June 19 2013 Latest news:
Shadow policing minister David Hanson at the Ipswich Rape Crisis Centre. From left to right: Cath Elliott, Eleanor Cramer, Linda Durrant, Labour candidate for Ipswich David Ellesmere, David Hanson, Labour PCC candidate Jane Basham and Sandra Bushell.
By Paul Geater
Thursday, September 20, 2012
SHADOW policing minister David Hanson rejected calls for a return of capital punishment during a visit to Ipswich.
And he said it would be wrong to rush to arm the police in the wake of Tuesday’s double shooting in Manchester.
But the issue of capital punishment leapt back up the political agenda after Bury St Edmunds-based Lord Tebbit called for the death penalty to be available in certain circumstances.
Conservative candidate for the job of police and crime commissioner Tim Passmore said he felt there should be further debate on the issue.
He did not rule out the idea of bringing back the death penalty in some circumstances: “I do feel it is something that should be back on the agenda.
“I think it is something that should be considered by the judiciary in certain circumstances.”
Mr Passmore said he would not want to link it to Tuesday’s tragedy – and accepted it would be best to consider this at a less emotive time.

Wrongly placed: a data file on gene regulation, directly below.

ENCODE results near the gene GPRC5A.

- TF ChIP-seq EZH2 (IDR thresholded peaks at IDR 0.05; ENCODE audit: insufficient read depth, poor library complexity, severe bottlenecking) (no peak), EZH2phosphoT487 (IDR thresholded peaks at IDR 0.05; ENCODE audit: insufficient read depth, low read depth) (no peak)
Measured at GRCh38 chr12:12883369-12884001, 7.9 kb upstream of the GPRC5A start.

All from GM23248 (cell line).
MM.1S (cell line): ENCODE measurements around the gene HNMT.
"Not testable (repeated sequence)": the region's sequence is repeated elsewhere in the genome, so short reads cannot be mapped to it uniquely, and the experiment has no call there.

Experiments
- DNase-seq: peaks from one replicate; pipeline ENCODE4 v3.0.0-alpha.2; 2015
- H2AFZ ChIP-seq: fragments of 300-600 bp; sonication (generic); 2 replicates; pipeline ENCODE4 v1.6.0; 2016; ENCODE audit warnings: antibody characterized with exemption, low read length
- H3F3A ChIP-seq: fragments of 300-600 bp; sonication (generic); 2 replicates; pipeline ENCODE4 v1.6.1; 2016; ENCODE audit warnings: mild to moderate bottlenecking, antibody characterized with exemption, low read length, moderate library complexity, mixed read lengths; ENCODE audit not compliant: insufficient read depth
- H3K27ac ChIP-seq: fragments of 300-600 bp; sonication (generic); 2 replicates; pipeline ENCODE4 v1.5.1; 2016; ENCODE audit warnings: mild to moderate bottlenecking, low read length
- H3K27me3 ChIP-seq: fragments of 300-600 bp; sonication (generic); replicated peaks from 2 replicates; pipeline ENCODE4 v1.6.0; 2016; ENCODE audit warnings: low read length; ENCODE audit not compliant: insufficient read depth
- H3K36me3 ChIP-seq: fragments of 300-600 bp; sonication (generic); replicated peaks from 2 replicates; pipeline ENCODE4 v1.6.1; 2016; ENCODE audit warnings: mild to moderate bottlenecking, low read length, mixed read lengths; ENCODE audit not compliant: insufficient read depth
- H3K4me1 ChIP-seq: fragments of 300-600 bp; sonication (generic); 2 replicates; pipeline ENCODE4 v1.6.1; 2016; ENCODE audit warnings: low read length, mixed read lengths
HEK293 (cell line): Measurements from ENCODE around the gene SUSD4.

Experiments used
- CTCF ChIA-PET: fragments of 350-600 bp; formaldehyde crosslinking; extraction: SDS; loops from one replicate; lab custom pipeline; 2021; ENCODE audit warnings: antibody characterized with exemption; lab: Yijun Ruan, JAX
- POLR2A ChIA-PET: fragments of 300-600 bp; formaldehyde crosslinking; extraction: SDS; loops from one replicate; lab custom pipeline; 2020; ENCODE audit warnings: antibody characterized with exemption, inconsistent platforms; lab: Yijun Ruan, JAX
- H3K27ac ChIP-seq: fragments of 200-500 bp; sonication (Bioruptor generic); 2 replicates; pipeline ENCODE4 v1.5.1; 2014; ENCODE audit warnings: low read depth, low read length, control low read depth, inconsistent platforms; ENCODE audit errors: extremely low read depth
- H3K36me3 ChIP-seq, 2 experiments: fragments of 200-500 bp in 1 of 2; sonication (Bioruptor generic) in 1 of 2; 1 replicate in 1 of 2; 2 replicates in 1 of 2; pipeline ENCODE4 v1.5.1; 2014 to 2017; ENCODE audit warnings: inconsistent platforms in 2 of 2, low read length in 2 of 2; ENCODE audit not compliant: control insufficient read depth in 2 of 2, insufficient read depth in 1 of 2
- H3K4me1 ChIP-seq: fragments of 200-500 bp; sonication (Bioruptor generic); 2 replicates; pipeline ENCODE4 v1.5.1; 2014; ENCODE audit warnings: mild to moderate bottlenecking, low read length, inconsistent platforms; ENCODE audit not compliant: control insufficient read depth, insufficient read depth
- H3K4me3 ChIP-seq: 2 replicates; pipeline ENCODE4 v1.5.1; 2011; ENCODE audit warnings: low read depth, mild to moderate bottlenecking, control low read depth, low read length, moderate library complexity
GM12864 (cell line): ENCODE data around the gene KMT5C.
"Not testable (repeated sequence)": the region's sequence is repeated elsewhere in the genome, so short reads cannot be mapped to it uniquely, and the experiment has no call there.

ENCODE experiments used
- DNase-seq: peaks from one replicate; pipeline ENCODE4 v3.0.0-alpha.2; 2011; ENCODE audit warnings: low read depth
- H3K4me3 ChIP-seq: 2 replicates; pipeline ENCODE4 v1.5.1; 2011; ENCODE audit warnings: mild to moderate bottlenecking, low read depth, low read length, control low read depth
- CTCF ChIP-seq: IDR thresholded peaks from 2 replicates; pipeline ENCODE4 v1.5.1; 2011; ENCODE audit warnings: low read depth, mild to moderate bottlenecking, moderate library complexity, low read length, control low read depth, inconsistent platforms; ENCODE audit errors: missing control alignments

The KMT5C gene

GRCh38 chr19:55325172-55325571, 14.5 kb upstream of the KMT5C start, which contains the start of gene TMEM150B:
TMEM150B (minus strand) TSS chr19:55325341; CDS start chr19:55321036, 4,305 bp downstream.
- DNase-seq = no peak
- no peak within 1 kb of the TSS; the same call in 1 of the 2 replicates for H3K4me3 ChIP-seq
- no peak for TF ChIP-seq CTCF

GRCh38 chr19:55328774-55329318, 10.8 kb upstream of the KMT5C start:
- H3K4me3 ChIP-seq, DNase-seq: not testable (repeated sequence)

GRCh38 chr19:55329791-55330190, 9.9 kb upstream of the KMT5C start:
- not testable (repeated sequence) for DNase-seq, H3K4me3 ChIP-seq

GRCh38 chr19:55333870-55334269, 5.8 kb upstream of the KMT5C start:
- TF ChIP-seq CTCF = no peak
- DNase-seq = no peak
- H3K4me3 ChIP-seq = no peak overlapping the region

He will be challenged by Labour’s Jane Basham in November’s election. She agreed with Mr Hanson, whom she was accompanying in a visit to the Ipswich Rape Crisis Centre.
Mr Hanson said: “I have always voted against capital punishment because I do not think there are any circumstances under which the state should take a life.
“I understand why the families of victims of tragedies like we saw yesterday feel this way, but I do not support these calls.”
He pointed out that police remained reluctant to be routinely armed because it would change their relationship with the general public.
“Every police force has armed response teams, and certainly in London it is becoming much more common to see armed officers in places like the Palace of Westminster, at airports, and at railway stations.
“But most officers do not want to be routinely armed – and we have to guard against making any rush decisions after a tragic incident like this.”
Before taking part in last night’s debate on the future of policing, Mr Hanson visited the Ipswich Rape Crisis Centre to see how it works with women who have been victims of abuse.